In educational institutions of the country, the big group of students who, for various reasons, do not know English at a rather advanced level is presented. Classification as English language learners divides students on those who speak English well and those who do not. It is created with the purpose of providing the individual needs of such students in the course of training. Despite all their abilities and talents, a low level of language knowledge negatively affects the quality of education.
Classification of students on learning English and proficient in it happens on the basis of certain estimates and criteria. According to the National Research Council (2011), each staff developed its own system of assessment. However, most often passing the special test, teachers’ assessment, checking academic achievements, and other factors is its cornerstone. The first step in the classification is the Home Language Survey, which is provided to parents after registering a child at school. It defines two types of students – English-only or English learners. According to Olvera (2015), if after six years spent in school, the level of language proficiency is still not high enough, the student becomes a long-term English learner. The author draws attention to the fact that this assessment and teachers’ attitudes towards the student are related. Thus, the students’ quality of education can deteriorate, and legislation still needs to be developed to protect the ELL.
English learners face more challenges and obstacles than those who speak the language at a high level. Their training goes beyond a simple school curriculum and access to common knowledge. The ELLs require protection and guarantees of fair education, and many laws are affecting the quality of their learning. For example, one of the earliest cases governing the security of the rights of the ELLs is Lau v. Nichols (1974). The case addressed the problem of discrimination and stated that students should receive the linguistic support they needed. Thanks to it, the survey mentioned earlier for the classification of students appeared.
However, incidents that can change the situation and call into question all existing laws continue to occur. For example, the Horne v. Flores case (2009), which, since 1992, considered the financing of ELLs, had been delayed for a long time. It has also set a unique precedent whereby more flexible standards can be applied to address the shortcomings in student protection. Moreover, the case demonstrated the federal system’s failure to protect the rights of the ELLs.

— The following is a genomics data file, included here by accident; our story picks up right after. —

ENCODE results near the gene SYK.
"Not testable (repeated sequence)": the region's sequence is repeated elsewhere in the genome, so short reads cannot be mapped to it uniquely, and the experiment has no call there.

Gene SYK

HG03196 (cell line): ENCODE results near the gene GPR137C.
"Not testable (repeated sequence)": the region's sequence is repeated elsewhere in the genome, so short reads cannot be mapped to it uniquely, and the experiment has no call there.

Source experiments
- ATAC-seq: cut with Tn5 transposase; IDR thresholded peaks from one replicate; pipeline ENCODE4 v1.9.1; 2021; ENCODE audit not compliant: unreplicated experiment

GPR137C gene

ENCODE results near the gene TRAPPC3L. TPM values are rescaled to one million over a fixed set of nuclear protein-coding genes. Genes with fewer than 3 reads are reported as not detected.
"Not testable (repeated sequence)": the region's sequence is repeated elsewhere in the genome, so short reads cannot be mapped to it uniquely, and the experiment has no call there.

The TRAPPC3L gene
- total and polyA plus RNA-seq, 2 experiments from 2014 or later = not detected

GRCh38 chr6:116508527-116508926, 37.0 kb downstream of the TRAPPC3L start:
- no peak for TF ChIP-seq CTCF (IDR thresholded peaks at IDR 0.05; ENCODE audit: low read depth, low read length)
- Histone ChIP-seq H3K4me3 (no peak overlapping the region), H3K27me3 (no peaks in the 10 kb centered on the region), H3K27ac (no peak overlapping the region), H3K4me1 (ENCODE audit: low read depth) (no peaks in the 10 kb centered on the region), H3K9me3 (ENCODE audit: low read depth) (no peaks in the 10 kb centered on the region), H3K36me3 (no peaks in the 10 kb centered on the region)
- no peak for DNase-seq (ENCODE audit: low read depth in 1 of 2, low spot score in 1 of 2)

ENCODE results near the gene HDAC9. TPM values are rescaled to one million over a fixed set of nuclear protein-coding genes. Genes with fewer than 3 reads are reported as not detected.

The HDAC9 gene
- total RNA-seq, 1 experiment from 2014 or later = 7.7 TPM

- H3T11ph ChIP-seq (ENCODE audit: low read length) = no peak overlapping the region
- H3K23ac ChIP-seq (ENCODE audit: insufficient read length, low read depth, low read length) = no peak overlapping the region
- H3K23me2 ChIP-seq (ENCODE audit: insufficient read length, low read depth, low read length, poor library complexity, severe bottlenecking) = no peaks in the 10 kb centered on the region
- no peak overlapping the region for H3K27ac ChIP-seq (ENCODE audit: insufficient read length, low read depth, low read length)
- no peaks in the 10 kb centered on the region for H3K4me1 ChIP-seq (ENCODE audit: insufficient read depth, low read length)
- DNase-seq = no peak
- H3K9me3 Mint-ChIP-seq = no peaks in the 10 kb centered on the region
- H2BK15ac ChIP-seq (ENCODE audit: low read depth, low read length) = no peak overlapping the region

Nevertheless, the more recent case – Issa v. School District of Lancaster (2017) showed that students can still receive help with protecting their rights. The ELLs have achieved that new pupils, already quite adults (17-20 years old), can yet be educated in a regular school with the support of state programs. An important factor here was that students of this age were sent to an alternative school Phoenix for teenagers, where there was no opportunity for decent learning.
Thus, personal development is unthinkable without education, as is the development of society itself, without allowing every citizen to study. There are several groups of people who may need protection and support more than others. The legal aspects of the problems of protecting students-English language learners need some rethinking. The provisions of national legislation governing these children’s legal situation are fragile and may not address specific issues.
Horne v. Flores, 129 S. Ct. 2579 (2009)
Issa v. School Dist. Of Lancaster, 847 F. 3d 121 – Court of Appeals, 3rd Circuit (2017)
Lau v. Nichols, 414 U.S. 563 (1974)
National Research Council. (2011). Allocating federal funds for state programs for English language learners. Washington, DC: The National Academies Press.
Olvera C. (2015). Teacher perceptions of English learners acquisition of academic English: Impacts on long term English learner classification. Educational Policy, special issue, 78-92.